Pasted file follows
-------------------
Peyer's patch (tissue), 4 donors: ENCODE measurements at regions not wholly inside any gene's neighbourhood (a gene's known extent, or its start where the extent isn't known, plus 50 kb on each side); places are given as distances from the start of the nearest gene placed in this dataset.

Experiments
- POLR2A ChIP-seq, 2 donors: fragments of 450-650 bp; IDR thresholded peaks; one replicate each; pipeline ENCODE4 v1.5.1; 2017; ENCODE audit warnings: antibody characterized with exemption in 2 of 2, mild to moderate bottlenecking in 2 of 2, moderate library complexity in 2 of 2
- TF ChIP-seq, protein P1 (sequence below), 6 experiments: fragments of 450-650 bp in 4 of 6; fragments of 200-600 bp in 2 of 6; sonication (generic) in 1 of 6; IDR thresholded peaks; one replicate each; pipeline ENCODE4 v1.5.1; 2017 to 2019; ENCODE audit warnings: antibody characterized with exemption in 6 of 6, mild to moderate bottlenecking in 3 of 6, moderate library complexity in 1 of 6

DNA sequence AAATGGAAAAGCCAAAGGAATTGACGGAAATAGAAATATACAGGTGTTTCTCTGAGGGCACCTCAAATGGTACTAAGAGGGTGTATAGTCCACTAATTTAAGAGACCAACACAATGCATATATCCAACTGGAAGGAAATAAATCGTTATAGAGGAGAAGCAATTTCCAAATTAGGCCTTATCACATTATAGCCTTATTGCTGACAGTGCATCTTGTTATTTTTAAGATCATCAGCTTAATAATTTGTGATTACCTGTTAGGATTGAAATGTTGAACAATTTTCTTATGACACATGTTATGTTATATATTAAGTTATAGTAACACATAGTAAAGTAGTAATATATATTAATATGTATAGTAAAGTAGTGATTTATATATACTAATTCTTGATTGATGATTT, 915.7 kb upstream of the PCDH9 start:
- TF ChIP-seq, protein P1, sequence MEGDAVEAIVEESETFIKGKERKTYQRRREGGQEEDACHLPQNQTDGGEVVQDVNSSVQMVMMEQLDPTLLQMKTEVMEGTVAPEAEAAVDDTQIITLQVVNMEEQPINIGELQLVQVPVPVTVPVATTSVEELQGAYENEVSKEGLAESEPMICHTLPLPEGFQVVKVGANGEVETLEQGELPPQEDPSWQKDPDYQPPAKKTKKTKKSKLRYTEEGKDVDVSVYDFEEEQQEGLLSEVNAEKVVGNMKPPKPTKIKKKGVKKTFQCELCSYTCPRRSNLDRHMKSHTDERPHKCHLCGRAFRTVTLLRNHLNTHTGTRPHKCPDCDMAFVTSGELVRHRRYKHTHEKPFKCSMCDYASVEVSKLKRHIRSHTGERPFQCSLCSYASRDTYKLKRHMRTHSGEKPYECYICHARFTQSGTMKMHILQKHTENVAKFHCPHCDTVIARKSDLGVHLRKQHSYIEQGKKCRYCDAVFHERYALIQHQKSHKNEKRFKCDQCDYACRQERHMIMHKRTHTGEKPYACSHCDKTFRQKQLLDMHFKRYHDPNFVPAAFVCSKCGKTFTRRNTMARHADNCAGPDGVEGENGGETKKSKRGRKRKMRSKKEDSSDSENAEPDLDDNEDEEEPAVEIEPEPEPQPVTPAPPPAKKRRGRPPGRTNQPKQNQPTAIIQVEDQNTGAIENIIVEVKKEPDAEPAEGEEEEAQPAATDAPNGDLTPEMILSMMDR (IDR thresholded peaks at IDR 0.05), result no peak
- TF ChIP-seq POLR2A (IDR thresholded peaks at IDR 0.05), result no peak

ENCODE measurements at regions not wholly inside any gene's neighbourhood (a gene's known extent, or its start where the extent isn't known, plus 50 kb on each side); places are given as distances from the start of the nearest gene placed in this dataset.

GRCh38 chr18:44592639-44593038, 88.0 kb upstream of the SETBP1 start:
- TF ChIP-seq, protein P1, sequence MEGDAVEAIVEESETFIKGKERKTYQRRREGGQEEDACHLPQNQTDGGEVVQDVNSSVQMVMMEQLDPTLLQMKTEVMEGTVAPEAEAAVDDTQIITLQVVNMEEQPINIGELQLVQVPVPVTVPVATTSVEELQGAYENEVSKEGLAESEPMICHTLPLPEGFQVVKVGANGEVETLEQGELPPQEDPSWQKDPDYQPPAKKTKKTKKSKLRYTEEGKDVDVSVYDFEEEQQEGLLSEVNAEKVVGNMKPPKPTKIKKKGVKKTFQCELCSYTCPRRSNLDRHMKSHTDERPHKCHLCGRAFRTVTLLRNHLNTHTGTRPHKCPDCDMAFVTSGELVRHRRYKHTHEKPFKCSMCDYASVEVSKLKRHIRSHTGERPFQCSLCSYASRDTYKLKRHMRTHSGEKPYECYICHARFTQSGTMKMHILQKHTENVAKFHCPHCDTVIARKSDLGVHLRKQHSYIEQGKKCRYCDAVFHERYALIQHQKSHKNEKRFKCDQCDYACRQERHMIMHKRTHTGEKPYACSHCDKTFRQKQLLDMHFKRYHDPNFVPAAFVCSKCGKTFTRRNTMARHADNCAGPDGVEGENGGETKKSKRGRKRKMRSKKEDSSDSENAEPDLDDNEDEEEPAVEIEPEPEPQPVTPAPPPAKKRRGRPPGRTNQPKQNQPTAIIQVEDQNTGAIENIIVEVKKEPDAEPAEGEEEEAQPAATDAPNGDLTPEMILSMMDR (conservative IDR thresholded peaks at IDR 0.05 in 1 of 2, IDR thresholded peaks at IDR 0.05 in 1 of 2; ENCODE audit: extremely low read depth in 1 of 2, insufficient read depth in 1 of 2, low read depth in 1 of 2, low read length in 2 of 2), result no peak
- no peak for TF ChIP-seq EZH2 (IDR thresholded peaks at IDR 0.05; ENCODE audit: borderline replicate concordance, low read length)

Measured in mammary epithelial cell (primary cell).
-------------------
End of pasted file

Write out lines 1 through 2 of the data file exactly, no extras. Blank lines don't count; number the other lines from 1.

Peyer's patch (tissue), 4 donors: ENCODE measurements at regions not wholly inside any gene's neighbourhood (a gene's known extent, or its start where the extent isn't known, plus 50 kb on each side); places are given as distances from the start of the nearest gene placed in this dataset.

Experiments